The openness and cosmopolitan attitude of many Bahai merchants and missionaries enabled them to make contact with and to achieve conversions among non-Muslim minorities in Persia, particularly Zoroastrians and Jews. Zoroastrian conversions began in Yazd in the mid-1880s, and Bahais of Zoroastrian background made significant contributions to the new religion. All the Zoroastrians of Qazvīn appear to have become Bahais. Bahāʾ-Allāh, unlike most Shiʿite Persians, acknowledged the validity of Zoroastrianism, placing Zoroaster in the line of true prophets that included the biblical and koranic figures. He traced his own lineage to the Sasanian ruling family, and he wrote to Zoroastrians in pure Persian, without the admixture of Arabic words. He considered himself the messianic figure promised in all the great religions, including the Zoroastrian Shah Bahrām. Such prominent Zoroastrians as Mollā Bahrām Aḵtar-e Ḵāvarī, Kay-Ḵosrow Ḵodādād, and Sīāvoš Safīdvaš embraced the Bahai faith, and Zoroastrian merchants, professionals, and prosperous farmers were among the first to adopt it; they led some peasants and artisans into the new faith, as well. For most of these people, however, conversion meant entering an enlightened club; they did not immediately forsake their own communal activities and rituals, and only slowly in the course of the 20th century did Bahais of Zoroastrian background come to make their primary identification with the Bahai faith.
Conversions of Jews to the Bahai faith began in the late 1880s, primarily in southwestern Persia, but they have not been as well studied as conversions among Zoroastrians (see iv, above). Significant conversions of Jews in Hamadān appear to have continued into the 1930s, but Persian Jews seldom adopted the Bahai faith after the state of Israel was established in 1948, an event that engendered pride in their ethnic ancestry. Peter Smith (1987, pp. 86-99, esp. p. 95) suggests that for minorities Bahaism functioned as an ideology of modernization, providing an alternative to rigid traditionalism that allowed them to continue to affirm the value of their ancestral religions while entering a cosmopolitan and pan-Persian society (cf. Fischel; Smith, 1984; Stiles, 1983b; idem, 1984).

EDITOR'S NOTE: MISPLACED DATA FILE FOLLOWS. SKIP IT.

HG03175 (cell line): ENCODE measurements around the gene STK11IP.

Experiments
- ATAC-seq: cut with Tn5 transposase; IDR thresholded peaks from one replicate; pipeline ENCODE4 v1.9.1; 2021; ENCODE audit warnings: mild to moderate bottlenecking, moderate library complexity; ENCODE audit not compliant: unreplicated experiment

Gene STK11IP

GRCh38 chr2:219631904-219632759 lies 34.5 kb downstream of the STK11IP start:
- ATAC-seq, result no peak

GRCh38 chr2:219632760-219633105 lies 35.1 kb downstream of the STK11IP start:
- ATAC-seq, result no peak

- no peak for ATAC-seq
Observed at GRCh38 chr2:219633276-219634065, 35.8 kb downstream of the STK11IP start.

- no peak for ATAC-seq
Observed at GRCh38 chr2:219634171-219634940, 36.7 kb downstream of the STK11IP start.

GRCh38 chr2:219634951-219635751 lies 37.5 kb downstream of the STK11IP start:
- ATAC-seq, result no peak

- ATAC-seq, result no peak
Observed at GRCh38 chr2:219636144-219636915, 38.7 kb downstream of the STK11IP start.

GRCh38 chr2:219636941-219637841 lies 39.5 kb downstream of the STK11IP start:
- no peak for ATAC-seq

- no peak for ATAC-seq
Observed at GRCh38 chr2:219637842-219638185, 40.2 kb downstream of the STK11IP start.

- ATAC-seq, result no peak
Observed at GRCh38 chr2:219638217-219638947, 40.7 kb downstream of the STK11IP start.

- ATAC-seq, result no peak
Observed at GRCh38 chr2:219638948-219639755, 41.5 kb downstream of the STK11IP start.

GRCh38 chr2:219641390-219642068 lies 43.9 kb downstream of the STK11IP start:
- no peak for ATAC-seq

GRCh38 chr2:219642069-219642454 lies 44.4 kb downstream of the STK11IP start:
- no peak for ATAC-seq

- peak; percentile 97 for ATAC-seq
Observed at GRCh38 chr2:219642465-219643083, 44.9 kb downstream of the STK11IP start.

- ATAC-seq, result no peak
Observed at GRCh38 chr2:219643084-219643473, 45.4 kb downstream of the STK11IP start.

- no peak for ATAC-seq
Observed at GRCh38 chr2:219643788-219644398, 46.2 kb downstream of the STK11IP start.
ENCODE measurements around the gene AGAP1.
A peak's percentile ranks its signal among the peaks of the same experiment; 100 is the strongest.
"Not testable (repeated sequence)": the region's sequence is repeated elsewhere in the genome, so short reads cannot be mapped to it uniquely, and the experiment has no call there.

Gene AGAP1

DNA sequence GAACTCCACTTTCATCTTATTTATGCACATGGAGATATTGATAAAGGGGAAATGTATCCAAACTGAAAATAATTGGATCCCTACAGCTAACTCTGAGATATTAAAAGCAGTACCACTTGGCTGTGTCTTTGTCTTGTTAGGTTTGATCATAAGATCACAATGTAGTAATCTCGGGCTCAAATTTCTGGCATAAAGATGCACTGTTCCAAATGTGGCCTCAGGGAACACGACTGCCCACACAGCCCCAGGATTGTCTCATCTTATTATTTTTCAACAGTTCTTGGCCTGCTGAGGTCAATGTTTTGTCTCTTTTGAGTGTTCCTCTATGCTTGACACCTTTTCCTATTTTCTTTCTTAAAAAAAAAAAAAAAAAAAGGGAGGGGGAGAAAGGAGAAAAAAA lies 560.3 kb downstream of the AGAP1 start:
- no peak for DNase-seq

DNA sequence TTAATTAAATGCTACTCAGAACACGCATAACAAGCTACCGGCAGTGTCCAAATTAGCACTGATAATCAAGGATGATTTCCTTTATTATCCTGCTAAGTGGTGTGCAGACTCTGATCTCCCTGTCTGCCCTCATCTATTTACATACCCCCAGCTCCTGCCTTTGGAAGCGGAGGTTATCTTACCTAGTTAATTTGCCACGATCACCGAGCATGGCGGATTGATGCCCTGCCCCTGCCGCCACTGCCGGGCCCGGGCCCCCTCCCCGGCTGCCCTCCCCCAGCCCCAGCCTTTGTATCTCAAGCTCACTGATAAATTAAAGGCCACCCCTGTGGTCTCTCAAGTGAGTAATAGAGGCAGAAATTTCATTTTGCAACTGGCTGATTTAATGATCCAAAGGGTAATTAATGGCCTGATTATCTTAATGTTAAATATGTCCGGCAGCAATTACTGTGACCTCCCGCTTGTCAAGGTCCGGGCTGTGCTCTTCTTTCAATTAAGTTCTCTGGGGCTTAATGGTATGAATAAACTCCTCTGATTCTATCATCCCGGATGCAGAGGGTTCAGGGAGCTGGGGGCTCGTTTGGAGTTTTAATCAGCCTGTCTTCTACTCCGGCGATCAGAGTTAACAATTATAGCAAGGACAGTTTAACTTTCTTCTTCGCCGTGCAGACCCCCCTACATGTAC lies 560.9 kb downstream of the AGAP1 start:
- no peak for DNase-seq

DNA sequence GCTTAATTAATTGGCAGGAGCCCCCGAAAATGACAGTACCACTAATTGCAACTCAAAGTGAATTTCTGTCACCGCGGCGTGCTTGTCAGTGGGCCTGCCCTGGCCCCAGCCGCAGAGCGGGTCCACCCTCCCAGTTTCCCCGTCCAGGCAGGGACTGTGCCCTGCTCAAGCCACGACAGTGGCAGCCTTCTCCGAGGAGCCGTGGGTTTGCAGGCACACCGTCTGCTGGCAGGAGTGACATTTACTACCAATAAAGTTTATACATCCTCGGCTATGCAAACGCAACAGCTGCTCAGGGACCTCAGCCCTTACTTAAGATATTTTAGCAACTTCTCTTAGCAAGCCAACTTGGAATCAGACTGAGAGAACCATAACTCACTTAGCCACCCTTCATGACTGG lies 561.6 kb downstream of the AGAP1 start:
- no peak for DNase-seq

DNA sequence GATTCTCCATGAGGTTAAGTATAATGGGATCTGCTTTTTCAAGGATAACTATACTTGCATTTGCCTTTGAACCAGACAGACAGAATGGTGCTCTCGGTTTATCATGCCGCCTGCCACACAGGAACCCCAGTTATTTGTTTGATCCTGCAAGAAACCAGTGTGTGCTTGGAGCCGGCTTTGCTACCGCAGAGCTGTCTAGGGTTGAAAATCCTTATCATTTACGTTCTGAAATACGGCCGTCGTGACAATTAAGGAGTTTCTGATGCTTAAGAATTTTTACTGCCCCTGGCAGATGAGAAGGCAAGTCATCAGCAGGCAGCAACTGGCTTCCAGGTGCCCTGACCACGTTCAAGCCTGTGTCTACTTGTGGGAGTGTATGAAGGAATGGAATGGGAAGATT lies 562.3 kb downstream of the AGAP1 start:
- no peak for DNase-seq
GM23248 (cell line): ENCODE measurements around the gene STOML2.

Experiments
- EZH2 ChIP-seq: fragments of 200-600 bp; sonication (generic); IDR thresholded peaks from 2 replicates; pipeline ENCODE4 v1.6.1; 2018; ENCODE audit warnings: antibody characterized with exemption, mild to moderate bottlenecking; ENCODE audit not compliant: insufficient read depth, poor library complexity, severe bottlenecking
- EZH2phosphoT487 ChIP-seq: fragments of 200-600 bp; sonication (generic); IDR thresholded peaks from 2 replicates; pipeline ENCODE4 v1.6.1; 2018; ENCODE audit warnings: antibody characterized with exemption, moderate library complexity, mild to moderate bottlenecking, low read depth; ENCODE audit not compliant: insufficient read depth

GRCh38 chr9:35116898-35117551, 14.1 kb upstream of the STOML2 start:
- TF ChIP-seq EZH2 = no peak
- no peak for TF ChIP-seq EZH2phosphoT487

Conversion to the Bahai faith in Persia was largely a 19th-century phenomenon. Although some Persians converted in the 20th century, joint government and clerical persecution of the faith succeeded in marginalizing it and slowing its growth. Indeed, Smith estimates that, although the total number of Persian Bahais grew from 100,000 to 300,000 between 1317/1900 and 1404 = 1363 Š./1984, their proportion of the Persian population actually declined, to less than 1 percent. This decline may be accounted for partly by Bahai fertility rates lower than those of Shiʿite Muslims, but it nevertheless suggests that relatively few new conversions were occurring (Smith, 1984).